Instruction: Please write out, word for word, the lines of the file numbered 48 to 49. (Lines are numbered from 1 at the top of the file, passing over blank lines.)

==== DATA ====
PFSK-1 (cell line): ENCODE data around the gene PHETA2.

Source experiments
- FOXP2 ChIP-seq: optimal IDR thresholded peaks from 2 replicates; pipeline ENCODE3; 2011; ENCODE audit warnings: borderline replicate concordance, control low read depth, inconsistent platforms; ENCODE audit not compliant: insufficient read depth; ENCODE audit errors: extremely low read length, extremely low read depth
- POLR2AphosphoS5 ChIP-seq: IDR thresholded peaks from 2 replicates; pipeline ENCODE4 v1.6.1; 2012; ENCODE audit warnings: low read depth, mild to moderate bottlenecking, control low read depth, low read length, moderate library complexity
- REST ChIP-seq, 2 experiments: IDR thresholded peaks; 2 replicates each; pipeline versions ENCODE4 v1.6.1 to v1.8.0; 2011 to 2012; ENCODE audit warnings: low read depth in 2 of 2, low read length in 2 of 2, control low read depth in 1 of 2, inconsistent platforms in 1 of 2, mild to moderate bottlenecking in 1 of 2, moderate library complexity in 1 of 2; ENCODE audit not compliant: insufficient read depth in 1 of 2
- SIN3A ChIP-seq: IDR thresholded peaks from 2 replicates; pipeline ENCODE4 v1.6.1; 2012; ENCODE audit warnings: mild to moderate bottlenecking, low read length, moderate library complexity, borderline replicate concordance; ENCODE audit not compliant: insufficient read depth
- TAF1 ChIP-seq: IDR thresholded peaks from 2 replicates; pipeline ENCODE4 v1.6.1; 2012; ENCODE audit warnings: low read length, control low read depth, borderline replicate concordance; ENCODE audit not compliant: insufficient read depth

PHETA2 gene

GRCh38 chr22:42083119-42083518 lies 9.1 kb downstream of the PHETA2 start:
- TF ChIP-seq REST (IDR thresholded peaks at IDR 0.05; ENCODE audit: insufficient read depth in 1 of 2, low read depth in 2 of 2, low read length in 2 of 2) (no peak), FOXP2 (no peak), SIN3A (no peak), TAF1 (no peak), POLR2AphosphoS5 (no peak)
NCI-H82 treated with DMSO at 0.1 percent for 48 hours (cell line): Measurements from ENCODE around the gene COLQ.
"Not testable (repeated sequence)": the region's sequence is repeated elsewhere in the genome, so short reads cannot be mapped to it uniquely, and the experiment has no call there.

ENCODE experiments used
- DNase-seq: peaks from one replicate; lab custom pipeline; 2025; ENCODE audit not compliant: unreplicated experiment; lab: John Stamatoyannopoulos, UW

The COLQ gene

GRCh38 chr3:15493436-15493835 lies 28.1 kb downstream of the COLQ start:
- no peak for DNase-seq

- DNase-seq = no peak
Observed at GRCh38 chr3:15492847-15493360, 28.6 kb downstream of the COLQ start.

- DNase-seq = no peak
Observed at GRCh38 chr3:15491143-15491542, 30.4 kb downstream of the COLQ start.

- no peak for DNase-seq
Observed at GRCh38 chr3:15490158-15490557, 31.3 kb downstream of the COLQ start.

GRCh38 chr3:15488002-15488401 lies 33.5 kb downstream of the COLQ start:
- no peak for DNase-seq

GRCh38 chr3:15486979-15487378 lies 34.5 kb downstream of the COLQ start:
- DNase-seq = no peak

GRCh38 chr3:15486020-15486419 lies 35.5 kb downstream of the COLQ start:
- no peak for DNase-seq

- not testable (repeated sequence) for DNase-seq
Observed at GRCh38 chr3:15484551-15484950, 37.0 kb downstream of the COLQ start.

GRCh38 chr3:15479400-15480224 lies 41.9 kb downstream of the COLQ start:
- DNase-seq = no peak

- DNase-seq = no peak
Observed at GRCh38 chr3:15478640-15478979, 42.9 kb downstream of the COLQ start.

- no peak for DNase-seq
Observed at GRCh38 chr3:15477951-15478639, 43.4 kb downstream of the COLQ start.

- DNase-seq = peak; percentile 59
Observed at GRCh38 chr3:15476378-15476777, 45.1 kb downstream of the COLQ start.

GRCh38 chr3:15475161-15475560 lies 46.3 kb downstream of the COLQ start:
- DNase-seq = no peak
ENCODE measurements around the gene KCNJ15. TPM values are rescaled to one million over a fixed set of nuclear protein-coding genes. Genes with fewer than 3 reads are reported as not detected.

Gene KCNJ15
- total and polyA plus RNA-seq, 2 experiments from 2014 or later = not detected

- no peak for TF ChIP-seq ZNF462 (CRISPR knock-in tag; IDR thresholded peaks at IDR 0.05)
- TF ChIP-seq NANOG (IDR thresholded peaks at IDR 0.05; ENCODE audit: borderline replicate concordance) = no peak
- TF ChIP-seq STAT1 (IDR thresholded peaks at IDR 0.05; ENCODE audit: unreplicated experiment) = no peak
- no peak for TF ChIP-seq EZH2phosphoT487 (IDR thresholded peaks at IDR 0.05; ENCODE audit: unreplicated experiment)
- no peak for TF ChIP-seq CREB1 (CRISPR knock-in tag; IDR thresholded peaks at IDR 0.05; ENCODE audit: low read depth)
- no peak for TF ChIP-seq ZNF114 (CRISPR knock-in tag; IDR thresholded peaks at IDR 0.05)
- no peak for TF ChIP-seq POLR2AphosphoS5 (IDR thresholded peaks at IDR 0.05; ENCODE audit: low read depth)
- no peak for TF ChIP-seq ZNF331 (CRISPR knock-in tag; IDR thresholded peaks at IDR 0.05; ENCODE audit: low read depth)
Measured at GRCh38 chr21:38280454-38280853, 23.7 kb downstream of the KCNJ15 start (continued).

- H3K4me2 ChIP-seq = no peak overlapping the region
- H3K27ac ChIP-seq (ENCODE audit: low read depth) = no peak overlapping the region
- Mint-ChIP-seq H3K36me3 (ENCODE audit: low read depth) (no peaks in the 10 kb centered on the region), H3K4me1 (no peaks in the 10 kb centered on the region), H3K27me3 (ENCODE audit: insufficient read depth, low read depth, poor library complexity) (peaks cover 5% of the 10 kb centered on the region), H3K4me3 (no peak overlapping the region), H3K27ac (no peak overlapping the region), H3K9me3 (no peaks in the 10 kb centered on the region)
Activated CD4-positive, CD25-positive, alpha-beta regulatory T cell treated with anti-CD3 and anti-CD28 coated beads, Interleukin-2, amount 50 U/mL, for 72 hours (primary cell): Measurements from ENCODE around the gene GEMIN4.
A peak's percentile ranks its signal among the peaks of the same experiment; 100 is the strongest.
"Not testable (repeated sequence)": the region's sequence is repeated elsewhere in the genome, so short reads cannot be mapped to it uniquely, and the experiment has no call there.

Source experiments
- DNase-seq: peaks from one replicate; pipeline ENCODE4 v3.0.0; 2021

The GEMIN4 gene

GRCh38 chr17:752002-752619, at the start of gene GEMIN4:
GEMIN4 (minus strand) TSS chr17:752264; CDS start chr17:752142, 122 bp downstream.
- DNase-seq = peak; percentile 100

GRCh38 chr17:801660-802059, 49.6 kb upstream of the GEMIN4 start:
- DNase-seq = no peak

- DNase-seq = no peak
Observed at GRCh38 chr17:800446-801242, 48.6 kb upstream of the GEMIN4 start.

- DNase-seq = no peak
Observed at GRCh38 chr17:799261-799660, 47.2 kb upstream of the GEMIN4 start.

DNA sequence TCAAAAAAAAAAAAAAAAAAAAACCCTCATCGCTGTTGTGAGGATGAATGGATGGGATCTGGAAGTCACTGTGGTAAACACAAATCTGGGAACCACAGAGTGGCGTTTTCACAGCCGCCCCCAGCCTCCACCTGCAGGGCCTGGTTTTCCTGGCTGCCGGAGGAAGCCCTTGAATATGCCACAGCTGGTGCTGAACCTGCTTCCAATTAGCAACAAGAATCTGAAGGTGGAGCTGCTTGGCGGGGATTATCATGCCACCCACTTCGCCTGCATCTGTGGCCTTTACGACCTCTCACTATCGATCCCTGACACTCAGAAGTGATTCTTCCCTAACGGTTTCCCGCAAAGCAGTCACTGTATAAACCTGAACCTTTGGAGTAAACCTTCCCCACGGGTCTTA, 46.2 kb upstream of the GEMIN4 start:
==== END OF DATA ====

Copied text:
- no peak for TF ChIP-seq EZH2phosphoT487 (IDR thresholded peaks at IDR 0.05; ENCODE audit: unreplicated experiment)
- no peak for TF ChIP-seq CREB1 (CRISPR knock-in tag; IDR thresholded peaks at IDR 0.05; ENCODE audit: low read depth)